A video uploaded to the official YouTube channel of the Democratic Party of Korea on Saturday shows former President Roh Moo-hyun with a voice mimicking him asking support for the ruling party's presidential nominee Lee Jae-myung. The video was removed from the channel hours later. (Screen capture)
The presidential campaign for Lee Jae-myung of the ruling Democratic Party of Korea is embroiled in fresh controversy, this time over accusations of posthumous defamation of two iconic progressive presidents.
The Democratic Party on Saturday uploaded two videos on its official YouTube channel featuring former presidents Roh Moo-hyun and Kim Dae-jung. The videos portrayed the two presidents backing Lee, separately, in the presidential election next month, even though they both died years ago.
In the videos, voiceovers mimicking the two former presidents with the liberal bloc asked voters to cast their ballots for Lee next month citing his background as a member of the working class. Roh and Kim are often touted as the most symbolic figures of progressive political ideology in South Korea.
"I, Roh Moo-hyun, voice support for the righteous candidate Lee who has prevailed in his fights against the privileged class in hopes to bring a world for the people by overcoming poverty and challenges without compromising with injustices," the voiceover said in the video, alongside a file photo of Roh.
"My wife Kwon Yang-sook said she also supported Lee because of his similarity to me. I praise her decision. Even after thinking twice, (my choice) is Lee Jae-myung. The presidency of South Korea is for Lee Jae-myung."
A video featuring a photo of Kim asked viewers to support Lee as he is "a politician who puts words into actions" and that he is a candidate symbolizing "self-consciousness in action."
The two videos immediately sparked anger among voters, with many accusing the Democratic Party of defaming the deceased. Comments flooded the online community website for the ruling party, denouncing the party for taking advantage of the two symbolic figures for political gain.
Many were especially angered to find those videos uploaded on the Democratic Party’s official YouTube channel, and demanded an official apology from Lee and his campaign team.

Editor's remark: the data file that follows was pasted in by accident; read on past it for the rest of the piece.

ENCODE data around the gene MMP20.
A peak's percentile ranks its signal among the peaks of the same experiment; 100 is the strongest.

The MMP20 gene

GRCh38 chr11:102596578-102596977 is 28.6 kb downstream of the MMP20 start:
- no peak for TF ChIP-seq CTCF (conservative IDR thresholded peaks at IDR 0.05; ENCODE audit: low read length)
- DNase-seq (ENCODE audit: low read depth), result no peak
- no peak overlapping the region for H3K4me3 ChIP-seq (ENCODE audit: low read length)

Some civic groups contended the videos could amount to a defamation of the deceased. Under the Criminal Procedure Act, "in respect to an offense defaming the deceased, any of his/her relatives or descendants may file a criminal complaint."
The Democratic Party deleted the videos from the YouTube channel soon after and told reporters in a statement that the party and its campaign team were not involved in the production. A Lee supporter had made the video in a private capacity and shared it with the party, it said.
Those managing the YouTube channel were given an official warning from Rep. Song Young-gil, head of the Democratic Party, a press official with the presidential election campaign committee for Lee said in the statement.
The statement did not contain an official apology for the matter, and the campaign team did not say whether any such statement or public address in regard to the videos was planned.
The main opposition People Power Party strongly denounced the videos, asking the Democratic Party to come up with preventive measures in response. The party plans to file a complaint with the National Election Commission with regard to the two videos in question.
"This kind of campaign strategy -- mimicking the voice of a former president who died in a tragedy for political use -- is something beyond imagination for our party," People Power Party Chairman Lee Jun-seok said in a Facebook post Sunday.
"The (latest incident) from the Democratic Party did not reflect any official stance of the deceased President Roh Moo-hyun and has caused serious turmoil to voters," he added in another Facebook post posted an hour later.
"We will report this video from the side of candidate Lee Jae-myung to the National Election Commission."
The video featuring Roh also sparked a fuss over a graphic that possibly contains a symbol of the Ilbe Storehouse, a well-known conservative extremist community in South Korea. The community has often been denounced for strongly mocking Roh as well as other liberal politicians.
"The Democratic Party should carefully look at whether there really is a spy among its members," Park Min-young, a presidential election campaign team member for the People Power Party, said in a Facebook post Sunday.
"The fact that the party removed the videos after our feedback could mean that its ability to run checks on itself is completely demolished. I’m only saying this because I am deeply worried."
Lee's campaign team did not respond to the allegation on the use of the Ilbe symbol on Monday.
By Ko Jun-tae (firstname.lastname@example.org